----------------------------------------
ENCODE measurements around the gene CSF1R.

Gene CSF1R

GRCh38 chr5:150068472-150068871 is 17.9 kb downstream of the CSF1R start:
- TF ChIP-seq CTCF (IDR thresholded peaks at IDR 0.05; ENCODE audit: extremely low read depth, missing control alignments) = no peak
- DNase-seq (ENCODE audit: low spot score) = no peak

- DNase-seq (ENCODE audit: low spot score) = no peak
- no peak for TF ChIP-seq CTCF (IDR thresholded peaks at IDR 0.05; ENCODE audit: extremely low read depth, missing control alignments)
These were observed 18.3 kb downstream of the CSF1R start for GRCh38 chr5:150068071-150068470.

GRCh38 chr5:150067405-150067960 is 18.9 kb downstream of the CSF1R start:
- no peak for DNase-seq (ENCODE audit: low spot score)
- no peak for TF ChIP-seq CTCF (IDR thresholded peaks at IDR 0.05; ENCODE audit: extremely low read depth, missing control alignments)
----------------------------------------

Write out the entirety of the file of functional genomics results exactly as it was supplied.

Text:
ENCODE measurements around the gene CSF1R.

Gene CSF1R

GRCh38 chr5:150068472-150068871 is 17.9 kb downstream of the CSF1R start:
- TF ChIP-seq CTCF (IDR thresholded peaks at IDR 0.05; ENCODE audit: extremely low read depth, missing control alignments) = no peak
- DNase-seq (ENCODE audit: low spot score) = no peak

- DNase-seq (ENCODE audit: low spot score) = no peak
- no peak for TF ChIP-seq CTCF (IDR thresholded peaks at IDR 0.05; ENCODE audit: extremely low read depth, missing control alignments)
These were observed 18.3 kb downstream of the CSF1R start for GRCh38 chr5:150068071-150068470.

GRCh38 chr5:150067405-150067960 is 18.9 kb downstream of the CSF1R start:
- no peak for DNase-seq (ENCODE audit: low spot score)
- no peak for TF ChIP-seq CTCF (IDR thresholded peaks at IDR 0.05; ENCODE audit: extremely low read depth, missing control alignments)